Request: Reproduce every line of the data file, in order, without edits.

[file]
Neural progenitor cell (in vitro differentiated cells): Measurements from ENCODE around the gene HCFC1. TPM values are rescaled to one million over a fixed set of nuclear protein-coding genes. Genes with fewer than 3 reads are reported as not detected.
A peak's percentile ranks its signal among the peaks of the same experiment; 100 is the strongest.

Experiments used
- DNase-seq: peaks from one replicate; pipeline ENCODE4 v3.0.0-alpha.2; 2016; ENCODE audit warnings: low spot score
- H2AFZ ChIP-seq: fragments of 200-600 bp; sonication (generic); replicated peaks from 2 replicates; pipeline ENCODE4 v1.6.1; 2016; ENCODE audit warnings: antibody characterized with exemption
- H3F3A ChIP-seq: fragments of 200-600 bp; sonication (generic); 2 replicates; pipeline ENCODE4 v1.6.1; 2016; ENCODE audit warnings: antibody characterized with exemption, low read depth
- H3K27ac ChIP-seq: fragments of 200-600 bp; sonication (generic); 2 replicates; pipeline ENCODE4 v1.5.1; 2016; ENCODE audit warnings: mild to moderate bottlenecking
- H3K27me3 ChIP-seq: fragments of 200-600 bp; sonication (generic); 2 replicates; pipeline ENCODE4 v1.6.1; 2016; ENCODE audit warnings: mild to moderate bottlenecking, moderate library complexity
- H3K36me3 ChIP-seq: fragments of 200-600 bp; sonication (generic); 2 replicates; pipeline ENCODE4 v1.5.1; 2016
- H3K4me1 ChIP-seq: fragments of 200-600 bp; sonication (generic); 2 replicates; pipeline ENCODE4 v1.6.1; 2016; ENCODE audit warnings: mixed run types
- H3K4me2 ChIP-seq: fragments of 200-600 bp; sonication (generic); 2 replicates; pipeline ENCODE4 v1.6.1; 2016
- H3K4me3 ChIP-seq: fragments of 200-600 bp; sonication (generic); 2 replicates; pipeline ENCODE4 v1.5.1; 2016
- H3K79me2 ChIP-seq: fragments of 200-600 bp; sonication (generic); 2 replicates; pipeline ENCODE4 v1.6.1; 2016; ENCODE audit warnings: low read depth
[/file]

Neural progenitor cell (in vitro differentiated cells): Measurements from ENCODE around the gene HCFC1. TPM values are rescaled to one million over a fixed set of nuclear protein-coding genes. Genes with fewer than 3 reads are reported as not detected.
A peak's percentile ranks its signal among the peaks of the same experiment; 100 is the strongest.

Experiments used
- DNase-seq: peaks from one replicate; pipeline ENCODE4 v3.0.0-alpha.2; 2016; ENCODE audit warnings: low spot score
- H2AFZ ChIP-seq: fragments of 200-600 bp; sonication (generic); replicated peaks from 2 replicates; pipeline ENCODE4 v1.6.1; 2016; ENCODE audit warnings: antibody characterized with exemption
- H3F3A ChIP-seq: fragments of 200-600 bp; sonication (generic); 2 replicates; pipeline ENCODE4 v1.6.1; 2016; ENCODE audit warnings: antibody characterized with exemption, low read depth
- H3K27ac ChIP-seq: fragments of 200-600 bp; sonication (generic); 2 replicates; pipeline ENCODE4 v1.5.1; 2016; ENCODE audit warnings: mild to moderate bottlenecking
- H3K27me3 ChIP-seq: fragments of 200-600 bp; sonication (generic); 2 replicates; pipeline ENCODE4 v1.6.1; 2016; ENCODE audit warnings: mild to moderate bottlenecking, moderate library complexity
- H3K36me3 ChIP-seq: fragments of 200-600 bp; sonication (generic); 2 replicates; pipeline ENCODE4 v1.5.1; 2016
- H3K4me1 ChIP-seq: fragments of 200-600 bp; sonication (generic); 2 replicates; pipeline ENCODE4 v1.6.1; 2016; ENCODE audit warnings: mixed run types
- H3K4me2 ChIP-seq: fragments of 200-600 bp; sonication (generic); 2 replicates; pipeline ENCODE4 v1.6.1; 2016
- H3K4me3 ChIP-seq: fragments of 200-600 bp; sonication (generic); 2 replicates; pipeline ENCODE4 v1.5.1; 2016
- H3K79me2 ChIP-seq: fragments of 200-600 bp; sonication (generic); 2 replicates; pipeline ENCODE4 v1.6.1; 2016; ENCODE audit warnings: low read depth